The first is the Turkmen community in Kirkuk, Iraq. Since the rise of the "Islamic State"/ISIS in June 2014, the Kurdistan Regional Government (KRG) has taken over this multiethnic city to stave off a jihadist takeover. Thus far, Ankara's strong economic ties with the KRG and Erdogan's warm relations with KRG president Masoud Barzani have helped temper Turkish nationalist reactions to this de facto Kurdish domination of the Iraqi Turkmens. In an AKP-MHP coalition, however, the MHP would take issue with Kurdish control of the city, potentially hurting Turkish-KRG ties.

The second case is Crimea, where Russian occupation has left the peninsula's Tatar community -- linguistic and historical kin of Anatolian Turks -- in harm's way. The MHP may not be able to force the AKP to dilute its intimate relationship with Russia, which involves deep energy and commercial ties as well as personal rapport between Erdogan and President Vladimir Putin. Nevertheless, the MHP's persistent focus on Tatar suffering under the Russians would likely create problems with Moscow that Erdogan would be forced to manage.

Third, the MHP could make things difficult for the AKP in Syria. Since the beginning of the civil war next door, Turkey has followed a singular objective: ousting Bashar al-Assad. This stance has rendered other concerns in Syria as secondary, including the rise of ISIS and other radical Islamist groups. More to the point, Ankara's preoccupation with Assad has eclipsed concerns over the fate of Syria's 250,000 Turkmens. An AKP-MHP government would dedicate much more significant resources to helping the Syrian Turkmens and building them up as a fighting force. In fact, the MHP would likely insist on prioritizing the Turkmen issue over other aspects of Syria policy, including the fight against the Assad regime and U.S.-Turkish cooperation against ISIS -- especially in cases where the party believes such efforts would disadvantage the Turkmens.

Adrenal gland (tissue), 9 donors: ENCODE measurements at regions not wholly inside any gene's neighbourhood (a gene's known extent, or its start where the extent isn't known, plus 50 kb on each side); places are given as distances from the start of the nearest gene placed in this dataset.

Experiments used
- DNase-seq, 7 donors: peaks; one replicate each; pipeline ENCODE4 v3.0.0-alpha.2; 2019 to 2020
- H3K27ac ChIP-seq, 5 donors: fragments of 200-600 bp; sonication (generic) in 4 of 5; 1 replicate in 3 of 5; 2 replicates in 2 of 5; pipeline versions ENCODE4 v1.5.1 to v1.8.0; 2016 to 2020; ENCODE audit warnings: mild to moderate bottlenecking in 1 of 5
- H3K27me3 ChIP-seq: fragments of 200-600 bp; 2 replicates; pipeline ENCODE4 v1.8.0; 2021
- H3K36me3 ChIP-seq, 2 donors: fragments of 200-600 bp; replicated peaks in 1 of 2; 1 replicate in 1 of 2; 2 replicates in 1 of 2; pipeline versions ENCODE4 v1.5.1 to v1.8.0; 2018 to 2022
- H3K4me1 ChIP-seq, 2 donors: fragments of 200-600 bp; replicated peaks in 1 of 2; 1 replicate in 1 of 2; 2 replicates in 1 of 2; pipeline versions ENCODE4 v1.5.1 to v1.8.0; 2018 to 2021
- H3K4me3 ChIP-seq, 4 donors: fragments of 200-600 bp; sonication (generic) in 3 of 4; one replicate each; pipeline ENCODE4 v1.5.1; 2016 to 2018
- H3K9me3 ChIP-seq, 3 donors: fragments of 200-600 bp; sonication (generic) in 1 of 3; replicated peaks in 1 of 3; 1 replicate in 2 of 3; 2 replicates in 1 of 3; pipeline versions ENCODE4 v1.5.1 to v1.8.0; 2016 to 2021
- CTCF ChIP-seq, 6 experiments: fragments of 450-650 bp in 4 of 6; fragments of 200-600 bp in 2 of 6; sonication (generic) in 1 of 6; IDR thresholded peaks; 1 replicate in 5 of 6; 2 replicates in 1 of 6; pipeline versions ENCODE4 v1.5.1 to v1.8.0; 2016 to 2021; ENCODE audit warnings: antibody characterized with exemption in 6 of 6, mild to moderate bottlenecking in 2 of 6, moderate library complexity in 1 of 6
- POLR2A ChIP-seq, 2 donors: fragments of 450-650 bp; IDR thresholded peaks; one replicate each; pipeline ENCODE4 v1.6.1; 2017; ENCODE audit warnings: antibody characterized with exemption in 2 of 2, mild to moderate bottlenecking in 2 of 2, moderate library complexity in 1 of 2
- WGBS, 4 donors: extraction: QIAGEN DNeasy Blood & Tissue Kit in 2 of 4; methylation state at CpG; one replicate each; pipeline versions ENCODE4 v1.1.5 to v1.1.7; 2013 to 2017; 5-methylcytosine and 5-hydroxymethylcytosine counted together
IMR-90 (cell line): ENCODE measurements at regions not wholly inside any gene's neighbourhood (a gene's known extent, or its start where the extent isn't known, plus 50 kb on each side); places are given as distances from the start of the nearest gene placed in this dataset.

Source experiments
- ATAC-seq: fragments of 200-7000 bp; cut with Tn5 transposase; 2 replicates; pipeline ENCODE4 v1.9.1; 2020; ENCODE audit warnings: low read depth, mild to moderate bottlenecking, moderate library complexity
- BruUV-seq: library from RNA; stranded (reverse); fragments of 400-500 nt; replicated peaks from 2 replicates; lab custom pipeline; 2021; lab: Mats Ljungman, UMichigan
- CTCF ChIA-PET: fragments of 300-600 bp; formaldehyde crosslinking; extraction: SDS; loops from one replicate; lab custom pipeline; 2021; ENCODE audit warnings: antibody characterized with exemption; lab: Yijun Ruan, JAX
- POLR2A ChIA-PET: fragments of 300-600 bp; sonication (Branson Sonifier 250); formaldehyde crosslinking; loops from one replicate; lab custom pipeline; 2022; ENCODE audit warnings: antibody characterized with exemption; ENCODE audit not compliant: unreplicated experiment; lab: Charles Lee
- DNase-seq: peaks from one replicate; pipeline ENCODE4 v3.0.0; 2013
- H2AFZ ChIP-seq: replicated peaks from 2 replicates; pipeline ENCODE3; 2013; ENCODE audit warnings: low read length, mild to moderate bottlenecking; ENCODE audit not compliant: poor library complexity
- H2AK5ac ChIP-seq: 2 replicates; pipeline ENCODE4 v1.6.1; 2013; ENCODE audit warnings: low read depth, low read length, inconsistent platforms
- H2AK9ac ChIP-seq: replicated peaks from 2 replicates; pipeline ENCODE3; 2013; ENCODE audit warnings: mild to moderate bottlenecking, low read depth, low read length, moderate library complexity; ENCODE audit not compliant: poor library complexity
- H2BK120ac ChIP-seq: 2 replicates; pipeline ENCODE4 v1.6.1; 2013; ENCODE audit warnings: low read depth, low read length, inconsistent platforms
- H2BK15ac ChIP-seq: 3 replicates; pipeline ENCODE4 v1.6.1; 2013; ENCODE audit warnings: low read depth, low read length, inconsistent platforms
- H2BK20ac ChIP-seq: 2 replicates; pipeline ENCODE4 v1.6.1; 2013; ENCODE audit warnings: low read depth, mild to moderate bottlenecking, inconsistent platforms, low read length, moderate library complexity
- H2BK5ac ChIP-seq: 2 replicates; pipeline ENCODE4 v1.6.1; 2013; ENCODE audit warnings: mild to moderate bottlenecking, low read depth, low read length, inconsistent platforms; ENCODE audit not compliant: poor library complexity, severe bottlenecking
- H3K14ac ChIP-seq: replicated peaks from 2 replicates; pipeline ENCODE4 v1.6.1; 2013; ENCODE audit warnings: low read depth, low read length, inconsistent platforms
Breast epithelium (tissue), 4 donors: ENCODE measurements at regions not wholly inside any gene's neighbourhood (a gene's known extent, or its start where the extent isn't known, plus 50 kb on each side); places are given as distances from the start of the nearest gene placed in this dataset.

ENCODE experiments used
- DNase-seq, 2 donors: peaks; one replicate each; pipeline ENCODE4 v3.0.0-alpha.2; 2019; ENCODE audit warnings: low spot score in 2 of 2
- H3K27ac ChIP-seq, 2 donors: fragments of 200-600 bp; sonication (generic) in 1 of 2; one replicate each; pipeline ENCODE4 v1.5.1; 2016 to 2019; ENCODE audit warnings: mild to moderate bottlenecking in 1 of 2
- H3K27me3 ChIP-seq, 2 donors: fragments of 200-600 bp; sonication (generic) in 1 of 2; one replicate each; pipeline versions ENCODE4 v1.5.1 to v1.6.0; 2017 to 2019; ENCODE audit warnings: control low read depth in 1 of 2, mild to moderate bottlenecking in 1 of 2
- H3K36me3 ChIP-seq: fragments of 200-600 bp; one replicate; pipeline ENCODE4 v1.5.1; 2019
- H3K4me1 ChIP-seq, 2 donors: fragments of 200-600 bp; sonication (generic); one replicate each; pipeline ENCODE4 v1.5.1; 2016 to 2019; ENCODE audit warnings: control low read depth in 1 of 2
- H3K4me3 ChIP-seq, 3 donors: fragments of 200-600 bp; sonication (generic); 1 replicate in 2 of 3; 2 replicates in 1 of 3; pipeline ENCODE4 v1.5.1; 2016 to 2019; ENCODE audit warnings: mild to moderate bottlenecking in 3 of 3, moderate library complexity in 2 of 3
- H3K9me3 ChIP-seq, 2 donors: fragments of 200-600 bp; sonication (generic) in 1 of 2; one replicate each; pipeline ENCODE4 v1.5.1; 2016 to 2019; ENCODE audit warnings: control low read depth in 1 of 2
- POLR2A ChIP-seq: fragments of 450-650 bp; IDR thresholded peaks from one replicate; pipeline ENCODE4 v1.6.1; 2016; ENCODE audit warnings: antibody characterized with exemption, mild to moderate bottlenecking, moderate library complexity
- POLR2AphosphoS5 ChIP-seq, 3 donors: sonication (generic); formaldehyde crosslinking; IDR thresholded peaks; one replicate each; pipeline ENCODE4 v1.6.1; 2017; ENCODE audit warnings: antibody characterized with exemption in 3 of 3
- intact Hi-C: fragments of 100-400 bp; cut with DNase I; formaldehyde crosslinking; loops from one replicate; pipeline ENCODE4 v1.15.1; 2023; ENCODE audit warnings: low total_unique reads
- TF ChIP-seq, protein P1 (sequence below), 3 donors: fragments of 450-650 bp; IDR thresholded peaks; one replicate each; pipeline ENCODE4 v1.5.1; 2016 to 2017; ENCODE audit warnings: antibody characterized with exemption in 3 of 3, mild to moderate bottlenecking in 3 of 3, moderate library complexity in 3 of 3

Moreover, the MHP would probably take strong issue with U.S.-Turkish assistance to the Democratic Union Party (PYD), which has been fighting ISIS in Syria and is connected to the Kurdistan Workers Party (PKK) in Turkey. Although Ankara and Washington both consider the PKK a terrorist organization, the Turkish government has been conducting peace talks with the group since late 2012 in order to solve its domestic Kurdish problem. Yet the MHP staunchly opposes these talks, and it views the PKK and PYD as essentially the same group. Accordingly, continued assistance to or cooperation with the PYD -- even against ISIS -- could be a deal breaker for the MHP in the foreign policy arena.


As a sine qua non for entering the coalition, the MHP would demand a freeze on peace talks with the PKK. Coupled with a potential anti-PYD policy in Syria, this stance would draw the ire of Kurdish nationalists in Turkey, perhaps sparking massive unrest in the predominantly Kurdish southeast. In fact, if an AKP-MHP government were to fall before the next election cycle, Kurdish unrest would probably be the cause. Any such deterioration of the Kurdish situation at home could in turn damage Ankara's ties with the KRG, which has been a unique mainstay of Turkish foreign policy under the AKP and Erdogan.

Soner Cagaptay is the Beyer Family Fellow and director of the Turkish Research Program at The Washington Institute, and author of The Rise of Turkey: The Twenty-First Century's First Muslim Power.